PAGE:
** The Dutch and the Portuguese as well with a dash of DifficultButAwesome. The former has a slow start since their settlers cost Coin instead of food but can build banks to balance it out. Later on, they get excellent ranged cavalry with only 1 population instead of the usual 2, enough coin to afford [[AwesomeButImpractical expensive mercenaries,]] unlocking the best halberdiers the game has to offer, and one of the best naval city card bonuses including the powerful fluyt unit. The latter has the lack of settler card bonuses, thus leading a slow economic build up but if players can memorize the map using the Portuguese explorer's ability to use the spyglass, and get a Covered Wagon with every advanced age. Meaning, experience Portuguese players in the late game can spread their base around for resources while having the best naval bonuses, excellent dragoons and [[GlassCannon light infantry,]] and their musketeers that rival the British.
* ''VideoGame/DawnOfWar'':
** An Imperial Guard Squad at the beginning of the game can't shoot, can't fight, dies like flies, and runs screaming in terror at the slightest problem. By the time you reach tier two, the 5 man squad is now 13 men, 5 of them have heavy weapons, and with a commissar, the IG Squad is unbreakable and can fire twice as quickly as normal. In this state it is the most powerful non-unique infantry unit in the game. Watch the Space Marine terminators die before they reach range...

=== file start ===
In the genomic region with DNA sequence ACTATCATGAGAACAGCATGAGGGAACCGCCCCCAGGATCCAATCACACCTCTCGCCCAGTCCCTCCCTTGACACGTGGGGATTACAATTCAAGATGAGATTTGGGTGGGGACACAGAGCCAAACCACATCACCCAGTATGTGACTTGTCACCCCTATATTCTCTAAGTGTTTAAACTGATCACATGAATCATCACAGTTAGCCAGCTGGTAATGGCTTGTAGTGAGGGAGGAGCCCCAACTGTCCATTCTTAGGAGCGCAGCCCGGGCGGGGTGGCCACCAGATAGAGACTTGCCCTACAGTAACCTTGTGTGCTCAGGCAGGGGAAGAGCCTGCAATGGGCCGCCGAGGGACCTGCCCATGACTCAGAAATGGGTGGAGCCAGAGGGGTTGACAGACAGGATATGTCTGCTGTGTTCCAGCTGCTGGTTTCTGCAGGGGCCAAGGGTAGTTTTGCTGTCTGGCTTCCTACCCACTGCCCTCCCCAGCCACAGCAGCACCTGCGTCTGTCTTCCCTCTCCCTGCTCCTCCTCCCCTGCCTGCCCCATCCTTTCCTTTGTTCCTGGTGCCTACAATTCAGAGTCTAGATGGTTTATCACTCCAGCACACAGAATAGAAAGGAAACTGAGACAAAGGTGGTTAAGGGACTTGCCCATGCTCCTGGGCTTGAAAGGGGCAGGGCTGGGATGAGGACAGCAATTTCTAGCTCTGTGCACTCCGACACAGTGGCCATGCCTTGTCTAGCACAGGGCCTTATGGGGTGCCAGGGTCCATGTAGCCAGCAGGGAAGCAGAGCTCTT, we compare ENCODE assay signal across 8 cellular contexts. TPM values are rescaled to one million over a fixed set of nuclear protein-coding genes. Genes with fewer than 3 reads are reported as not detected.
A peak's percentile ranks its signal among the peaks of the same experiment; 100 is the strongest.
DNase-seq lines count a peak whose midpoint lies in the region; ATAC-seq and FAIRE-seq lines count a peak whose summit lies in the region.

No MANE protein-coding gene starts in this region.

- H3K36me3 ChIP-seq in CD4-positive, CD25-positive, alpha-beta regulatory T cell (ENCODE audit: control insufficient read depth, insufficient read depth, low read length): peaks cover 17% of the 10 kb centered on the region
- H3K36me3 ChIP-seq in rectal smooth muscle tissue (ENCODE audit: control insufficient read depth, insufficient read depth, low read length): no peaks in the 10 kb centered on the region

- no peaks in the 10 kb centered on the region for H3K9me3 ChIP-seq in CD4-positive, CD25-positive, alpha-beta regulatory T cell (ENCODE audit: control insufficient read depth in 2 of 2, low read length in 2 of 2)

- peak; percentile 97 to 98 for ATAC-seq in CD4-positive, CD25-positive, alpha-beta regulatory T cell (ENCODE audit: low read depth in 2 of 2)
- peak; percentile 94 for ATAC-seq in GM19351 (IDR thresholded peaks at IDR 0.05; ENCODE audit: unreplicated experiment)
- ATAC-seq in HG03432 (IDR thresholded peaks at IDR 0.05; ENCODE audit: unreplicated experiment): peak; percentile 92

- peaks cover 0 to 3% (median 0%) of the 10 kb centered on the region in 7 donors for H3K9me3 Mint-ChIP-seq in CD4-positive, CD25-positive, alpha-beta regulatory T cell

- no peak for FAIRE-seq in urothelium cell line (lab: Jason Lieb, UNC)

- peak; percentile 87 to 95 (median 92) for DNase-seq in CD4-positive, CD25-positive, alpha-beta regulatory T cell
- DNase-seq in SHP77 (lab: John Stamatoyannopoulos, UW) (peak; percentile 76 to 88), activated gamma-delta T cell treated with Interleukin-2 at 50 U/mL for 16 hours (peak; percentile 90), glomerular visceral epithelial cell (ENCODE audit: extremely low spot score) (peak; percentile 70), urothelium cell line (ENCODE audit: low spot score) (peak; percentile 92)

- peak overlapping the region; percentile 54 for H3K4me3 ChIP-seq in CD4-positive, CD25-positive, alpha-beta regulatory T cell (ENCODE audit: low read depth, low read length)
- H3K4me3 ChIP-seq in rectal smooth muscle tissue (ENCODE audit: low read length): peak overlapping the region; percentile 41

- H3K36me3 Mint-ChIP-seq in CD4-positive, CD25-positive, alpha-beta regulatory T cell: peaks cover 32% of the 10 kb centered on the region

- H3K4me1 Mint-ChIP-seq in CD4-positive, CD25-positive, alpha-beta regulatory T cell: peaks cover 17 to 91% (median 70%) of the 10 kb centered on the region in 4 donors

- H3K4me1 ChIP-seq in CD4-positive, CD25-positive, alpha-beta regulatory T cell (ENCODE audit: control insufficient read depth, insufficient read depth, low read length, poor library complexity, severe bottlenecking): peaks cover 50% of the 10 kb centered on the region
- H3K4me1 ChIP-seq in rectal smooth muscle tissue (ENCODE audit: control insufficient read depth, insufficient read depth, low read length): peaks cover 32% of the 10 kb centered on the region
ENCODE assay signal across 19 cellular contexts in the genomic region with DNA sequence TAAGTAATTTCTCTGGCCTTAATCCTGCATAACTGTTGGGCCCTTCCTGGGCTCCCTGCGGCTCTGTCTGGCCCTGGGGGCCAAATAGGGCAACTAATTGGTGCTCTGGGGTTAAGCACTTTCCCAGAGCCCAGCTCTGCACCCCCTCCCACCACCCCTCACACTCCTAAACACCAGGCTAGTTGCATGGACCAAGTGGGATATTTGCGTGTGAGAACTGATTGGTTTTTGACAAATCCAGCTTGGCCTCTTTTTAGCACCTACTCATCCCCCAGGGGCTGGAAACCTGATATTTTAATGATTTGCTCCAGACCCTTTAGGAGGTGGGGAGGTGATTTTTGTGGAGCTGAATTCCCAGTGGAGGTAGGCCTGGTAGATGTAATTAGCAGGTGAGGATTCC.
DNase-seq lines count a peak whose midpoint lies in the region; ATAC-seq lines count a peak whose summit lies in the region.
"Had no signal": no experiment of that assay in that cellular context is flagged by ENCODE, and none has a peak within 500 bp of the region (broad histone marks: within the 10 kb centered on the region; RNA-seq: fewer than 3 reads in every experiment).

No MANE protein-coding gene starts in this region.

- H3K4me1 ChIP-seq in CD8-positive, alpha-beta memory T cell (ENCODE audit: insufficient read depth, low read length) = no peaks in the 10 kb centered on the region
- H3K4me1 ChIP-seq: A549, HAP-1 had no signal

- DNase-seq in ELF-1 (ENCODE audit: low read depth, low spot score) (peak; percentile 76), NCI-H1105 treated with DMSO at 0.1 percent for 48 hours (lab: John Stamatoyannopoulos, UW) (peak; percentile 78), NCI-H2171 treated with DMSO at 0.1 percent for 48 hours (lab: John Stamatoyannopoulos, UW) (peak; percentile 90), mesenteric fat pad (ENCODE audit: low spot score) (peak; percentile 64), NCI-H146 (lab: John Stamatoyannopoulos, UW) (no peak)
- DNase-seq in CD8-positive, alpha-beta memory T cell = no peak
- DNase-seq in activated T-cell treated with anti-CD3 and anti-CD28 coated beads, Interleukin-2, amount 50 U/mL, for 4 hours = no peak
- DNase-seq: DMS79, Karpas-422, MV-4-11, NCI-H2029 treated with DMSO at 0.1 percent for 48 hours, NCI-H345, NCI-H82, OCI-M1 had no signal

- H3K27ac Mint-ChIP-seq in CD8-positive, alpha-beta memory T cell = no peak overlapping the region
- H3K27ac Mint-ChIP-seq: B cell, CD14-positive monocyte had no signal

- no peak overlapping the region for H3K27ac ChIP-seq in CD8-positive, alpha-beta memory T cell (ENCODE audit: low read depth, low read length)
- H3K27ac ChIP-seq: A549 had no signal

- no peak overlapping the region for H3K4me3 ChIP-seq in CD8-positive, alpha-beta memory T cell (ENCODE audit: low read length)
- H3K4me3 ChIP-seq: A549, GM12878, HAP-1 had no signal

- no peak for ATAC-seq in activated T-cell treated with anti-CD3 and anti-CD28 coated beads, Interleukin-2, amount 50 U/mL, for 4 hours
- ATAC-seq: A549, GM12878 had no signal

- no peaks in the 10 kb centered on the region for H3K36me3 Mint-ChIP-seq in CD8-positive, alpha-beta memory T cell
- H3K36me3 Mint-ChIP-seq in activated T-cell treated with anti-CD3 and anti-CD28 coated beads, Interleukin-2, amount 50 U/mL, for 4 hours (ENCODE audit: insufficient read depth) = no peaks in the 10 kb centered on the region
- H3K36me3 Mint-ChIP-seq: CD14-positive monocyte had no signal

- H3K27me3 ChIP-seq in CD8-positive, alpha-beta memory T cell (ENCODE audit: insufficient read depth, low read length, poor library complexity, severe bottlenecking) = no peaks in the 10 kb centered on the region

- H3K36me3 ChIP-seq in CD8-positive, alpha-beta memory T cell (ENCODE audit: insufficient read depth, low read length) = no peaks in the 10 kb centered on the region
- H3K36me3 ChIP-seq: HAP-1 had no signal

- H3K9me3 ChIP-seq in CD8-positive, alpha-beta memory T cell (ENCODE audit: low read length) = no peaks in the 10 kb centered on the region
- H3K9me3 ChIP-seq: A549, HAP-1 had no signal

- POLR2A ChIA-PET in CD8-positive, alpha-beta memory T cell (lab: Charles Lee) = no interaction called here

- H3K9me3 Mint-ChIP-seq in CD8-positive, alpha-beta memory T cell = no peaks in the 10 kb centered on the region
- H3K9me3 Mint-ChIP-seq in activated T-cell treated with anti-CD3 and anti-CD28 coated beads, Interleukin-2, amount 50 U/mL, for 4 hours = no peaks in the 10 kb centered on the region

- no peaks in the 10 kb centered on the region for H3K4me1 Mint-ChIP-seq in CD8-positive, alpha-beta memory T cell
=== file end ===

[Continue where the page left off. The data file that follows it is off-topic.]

** The Ork army is this. At first you only have Slugga and Shoota boyz, with minimal squad numbers and abilities that suck outside their namesake and are crap without backup. Fully upgrade them and outfit them, though, and a full squad of slugga-boyz can rip through any other unit in the game.
** While all commanders are no slouch during the campaigns, the Chaos Lord stands out in that he starts out squishy like the Space marine commander, but after obtaining his last upgrade (daemonic ascension) he permanently becomes a Daemon Prince, who is powerful enough to go toe-to-toe with any of the relic units in the game. Because he's your commander though, you get him as soon as the mission starts.
** For about the first half of the ''Dawn of War II'' campaign, Cyrus deals pathetic damage, dies easily and is the epitome of UselessUsefulStealth. Level him up, give him a sniper rifle and various explosives, and allocate the right traits to him (especially the ones that make his stealth ''incredibly'' useful) however and he becomes the single most versatile character, effective against all enemy types, and with careful player oversight is capable of soloing missions.
** A piece of equipment, the Heavy Bolter for both Space Marines and their Chaos counterparts. It trades off damage capacity for [[MoreDakka rate of fire]] and suppression. ''Squads'' carrying heavy bolters can be devastating, but equipping a single hero with it is underwhelming, as many times "kill it dead" outweighs "make it not be able to run at us as fast" as a strategy, especially since (typically) two of your other heroes are melee oriented. But the semi-random wargear drops (and one named drop) have a single effect that trumps all others: "Cause X% damage in an area." This coming from a gun with likely the highest rate of fire in the game, equipped to a character who has hopefully taken the skill that lets them ignore the "set up" timer before and after moving, and ''each shot fired'' causes a small explosion; suddenly those massive hordes swarming your lines are not so massive.